March 1, 2023
Urgent need for action on energy poverty – Claire Kerrane TD

Sinn Féin spokesperson on Social Protection, Claire Kerrane TD, has called on the government to take urgent action to address energy poverty in the state.

The call follows the launch of St Vincent de Paul’s (SVP) report Warm, Safe, Connected? today, which warned that levels of energy poverty continue to rise.

These findings follow the publication of last week’s annual Survey on Income and Living Conditions (SILC) from the Central Statistics Office (CSO), which showed that levels of poverty and deprivation increased significantly in 2022.

Teachta Kerrane said:

“That energy poverty has continued to rise is seriously concerning and urgent action is needed to address these increases.

“SVP’s report presents a stark picture, and notes that up to 40% of people are in energy poverty in the state.

“They also state that they have received a 40% increase in requests for assistance with energy, and saw almost 230,000 requests for assistance in 2022.

“These findings are echoed in the SILC data published last week, which showed that 7.4% of households are unable to keep their households, more than doubling in comparison to 3.2% in 2021.

“We know that energy poverty affects some groups more than others, such as one parent families, people with a disability, older people and lower-income households. 

“For example, the rate of one parent-families reporting being unable to keep their houses warm saw a staggering increase from 7.9% in 2021 to 21.5% in 2022.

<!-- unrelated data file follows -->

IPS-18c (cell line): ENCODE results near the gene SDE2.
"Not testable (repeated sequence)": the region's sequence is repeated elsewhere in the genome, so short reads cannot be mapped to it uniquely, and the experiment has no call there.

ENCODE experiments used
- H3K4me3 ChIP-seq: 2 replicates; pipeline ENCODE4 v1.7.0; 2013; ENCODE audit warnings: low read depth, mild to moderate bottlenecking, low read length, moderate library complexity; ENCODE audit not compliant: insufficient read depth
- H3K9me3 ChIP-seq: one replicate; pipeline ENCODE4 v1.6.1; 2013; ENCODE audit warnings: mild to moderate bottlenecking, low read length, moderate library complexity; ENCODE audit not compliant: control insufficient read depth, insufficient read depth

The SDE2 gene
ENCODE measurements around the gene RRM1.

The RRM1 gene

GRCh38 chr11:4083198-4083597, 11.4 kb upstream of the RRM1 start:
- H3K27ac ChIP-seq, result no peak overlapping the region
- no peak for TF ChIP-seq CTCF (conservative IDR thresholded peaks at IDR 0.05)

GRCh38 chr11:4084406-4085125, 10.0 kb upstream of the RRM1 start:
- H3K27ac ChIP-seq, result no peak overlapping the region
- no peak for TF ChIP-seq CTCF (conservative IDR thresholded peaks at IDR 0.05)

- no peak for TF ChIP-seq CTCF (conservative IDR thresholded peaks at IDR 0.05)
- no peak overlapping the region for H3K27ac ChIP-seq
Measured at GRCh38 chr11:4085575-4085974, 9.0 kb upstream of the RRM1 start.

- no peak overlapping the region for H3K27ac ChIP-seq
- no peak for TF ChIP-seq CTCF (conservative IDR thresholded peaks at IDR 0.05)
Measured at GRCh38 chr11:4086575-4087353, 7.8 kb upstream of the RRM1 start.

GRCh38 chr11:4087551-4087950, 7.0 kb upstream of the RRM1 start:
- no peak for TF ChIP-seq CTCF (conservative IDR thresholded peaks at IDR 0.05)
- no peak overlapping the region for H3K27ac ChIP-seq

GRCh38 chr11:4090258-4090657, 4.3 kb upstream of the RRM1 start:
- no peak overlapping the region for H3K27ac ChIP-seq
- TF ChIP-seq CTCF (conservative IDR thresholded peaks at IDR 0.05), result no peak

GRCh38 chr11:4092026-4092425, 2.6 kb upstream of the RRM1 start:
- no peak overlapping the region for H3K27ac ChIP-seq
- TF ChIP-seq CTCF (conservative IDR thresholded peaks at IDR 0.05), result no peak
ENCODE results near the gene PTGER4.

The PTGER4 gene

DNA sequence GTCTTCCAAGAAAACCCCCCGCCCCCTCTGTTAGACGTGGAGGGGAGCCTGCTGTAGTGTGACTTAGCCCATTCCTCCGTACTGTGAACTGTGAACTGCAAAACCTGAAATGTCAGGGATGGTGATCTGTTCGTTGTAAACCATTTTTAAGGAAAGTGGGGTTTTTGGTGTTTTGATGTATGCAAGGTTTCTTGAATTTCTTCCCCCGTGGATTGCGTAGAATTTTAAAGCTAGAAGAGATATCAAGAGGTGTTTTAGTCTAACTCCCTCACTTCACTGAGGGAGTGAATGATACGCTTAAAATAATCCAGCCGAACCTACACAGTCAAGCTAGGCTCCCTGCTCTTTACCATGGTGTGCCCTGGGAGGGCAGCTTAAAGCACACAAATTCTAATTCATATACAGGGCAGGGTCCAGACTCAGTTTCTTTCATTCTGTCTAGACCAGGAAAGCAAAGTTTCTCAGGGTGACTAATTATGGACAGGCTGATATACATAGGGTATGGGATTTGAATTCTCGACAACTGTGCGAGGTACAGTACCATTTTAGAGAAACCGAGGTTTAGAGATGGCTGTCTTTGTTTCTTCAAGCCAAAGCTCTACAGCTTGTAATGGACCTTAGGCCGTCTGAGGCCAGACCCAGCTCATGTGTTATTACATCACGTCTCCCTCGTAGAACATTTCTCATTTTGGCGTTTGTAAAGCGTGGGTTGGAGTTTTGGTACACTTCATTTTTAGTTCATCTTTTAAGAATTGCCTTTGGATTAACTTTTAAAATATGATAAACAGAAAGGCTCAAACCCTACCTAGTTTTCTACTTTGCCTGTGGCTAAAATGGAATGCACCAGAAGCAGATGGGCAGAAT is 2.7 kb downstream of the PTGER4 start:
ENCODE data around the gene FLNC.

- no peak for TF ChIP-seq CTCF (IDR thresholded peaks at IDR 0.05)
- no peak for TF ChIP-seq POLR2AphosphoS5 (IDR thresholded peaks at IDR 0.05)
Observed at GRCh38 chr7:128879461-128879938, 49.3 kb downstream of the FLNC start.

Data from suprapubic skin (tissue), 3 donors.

“The SILC found that rates of poverty have increased a significant amount in 2022 – with 5.3% of people now living in consistent poverty, up 4% on 2021.

“It is no surprise then, that energy poverty has increased when poverty rates continue to increase. As I have noted before, people will often go without heating in order to make ends meet.

“However, it is disappointing that more is not being done to provide supports to families and workers, particularly in view of these findings on energy poverty and poverty rates more generally.

“In their report, SVP calls for a range of measures to address energy poverty. These include ensuring the adequacy of social welfare rates and the extension of the Fuel Allowance to Working Family Payment (WFP) recipients, who are lower-income working households with children.

“Sinn Féin called for Fuel Allowance eligibility to be extended to WFP recipients, and for the establishment of a Discretionary Fund to assist households with utility debt.

“We also called for increases to social welfare rates in recognition of the cost of living crisis and the effect of rising inflation. 

“This ties in with our wider commitment to ensuring social welfare adequacy of rates by reaching a Minimum Essential Standard of Living (MESL), and through the establishment of a Social Welfare Adequacy Commission, which would advise government on rates ahead of the Budget each year.

“Despite this, the government’s cost of living package included nothing to support households further with eye watering utility costs, and seemingly ignored the very serious threat of energy poverty that many are now facing.

“The cost of living crisis is placing huge pressure on ordinary workers and families, who are struggling to keep on top of their bills. The government must recognise the urgency of this crisis and act quickly to ensure people get much-needed help without delay.”

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